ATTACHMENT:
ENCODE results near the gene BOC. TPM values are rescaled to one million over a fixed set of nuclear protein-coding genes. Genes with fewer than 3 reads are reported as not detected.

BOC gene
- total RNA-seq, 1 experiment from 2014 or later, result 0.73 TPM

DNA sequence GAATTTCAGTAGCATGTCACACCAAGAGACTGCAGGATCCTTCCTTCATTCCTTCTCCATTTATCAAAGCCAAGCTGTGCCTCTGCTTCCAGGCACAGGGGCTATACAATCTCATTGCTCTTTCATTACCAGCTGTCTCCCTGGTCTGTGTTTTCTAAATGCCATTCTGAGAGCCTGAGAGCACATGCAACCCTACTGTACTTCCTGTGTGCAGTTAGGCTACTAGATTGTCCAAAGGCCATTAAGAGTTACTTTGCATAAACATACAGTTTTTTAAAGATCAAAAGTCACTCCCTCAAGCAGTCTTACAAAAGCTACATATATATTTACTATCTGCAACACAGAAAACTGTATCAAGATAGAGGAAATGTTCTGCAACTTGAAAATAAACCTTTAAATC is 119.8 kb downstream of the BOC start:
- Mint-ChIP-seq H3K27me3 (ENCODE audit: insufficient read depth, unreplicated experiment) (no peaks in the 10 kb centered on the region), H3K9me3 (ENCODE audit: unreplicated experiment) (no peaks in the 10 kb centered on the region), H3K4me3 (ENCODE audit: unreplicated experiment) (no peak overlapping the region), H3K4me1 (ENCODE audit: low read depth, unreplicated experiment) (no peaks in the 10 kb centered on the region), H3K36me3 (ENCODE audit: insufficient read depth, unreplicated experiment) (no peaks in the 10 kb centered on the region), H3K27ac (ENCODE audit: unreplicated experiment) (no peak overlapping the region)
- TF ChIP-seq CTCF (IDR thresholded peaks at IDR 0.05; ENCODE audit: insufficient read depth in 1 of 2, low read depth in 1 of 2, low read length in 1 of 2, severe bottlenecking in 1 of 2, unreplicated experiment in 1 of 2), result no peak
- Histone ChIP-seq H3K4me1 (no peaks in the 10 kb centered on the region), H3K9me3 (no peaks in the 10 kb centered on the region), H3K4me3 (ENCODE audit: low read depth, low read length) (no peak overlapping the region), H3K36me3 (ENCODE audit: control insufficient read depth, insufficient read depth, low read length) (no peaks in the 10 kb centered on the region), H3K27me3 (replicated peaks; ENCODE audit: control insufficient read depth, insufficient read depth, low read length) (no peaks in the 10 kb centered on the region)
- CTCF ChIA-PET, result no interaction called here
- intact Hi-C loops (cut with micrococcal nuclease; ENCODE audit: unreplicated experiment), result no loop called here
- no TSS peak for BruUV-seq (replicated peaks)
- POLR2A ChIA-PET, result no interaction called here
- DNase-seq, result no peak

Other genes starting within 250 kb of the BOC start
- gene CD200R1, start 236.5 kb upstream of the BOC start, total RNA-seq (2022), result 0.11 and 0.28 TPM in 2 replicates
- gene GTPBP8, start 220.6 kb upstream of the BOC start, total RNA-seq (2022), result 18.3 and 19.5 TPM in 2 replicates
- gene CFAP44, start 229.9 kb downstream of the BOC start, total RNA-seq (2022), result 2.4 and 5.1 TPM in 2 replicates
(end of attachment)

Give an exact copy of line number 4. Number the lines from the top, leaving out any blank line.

DNA sequence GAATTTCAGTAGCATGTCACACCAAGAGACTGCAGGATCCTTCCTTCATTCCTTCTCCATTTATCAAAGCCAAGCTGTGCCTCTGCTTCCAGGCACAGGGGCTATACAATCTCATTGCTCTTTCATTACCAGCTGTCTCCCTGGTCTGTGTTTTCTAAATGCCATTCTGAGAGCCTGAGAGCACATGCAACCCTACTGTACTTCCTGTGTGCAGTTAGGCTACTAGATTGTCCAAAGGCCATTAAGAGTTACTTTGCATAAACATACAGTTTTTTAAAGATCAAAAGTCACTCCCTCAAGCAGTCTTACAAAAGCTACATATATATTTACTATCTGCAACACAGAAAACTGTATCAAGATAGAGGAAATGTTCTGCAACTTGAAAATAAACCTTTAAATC is 119.8 kb downstream of the BOC start: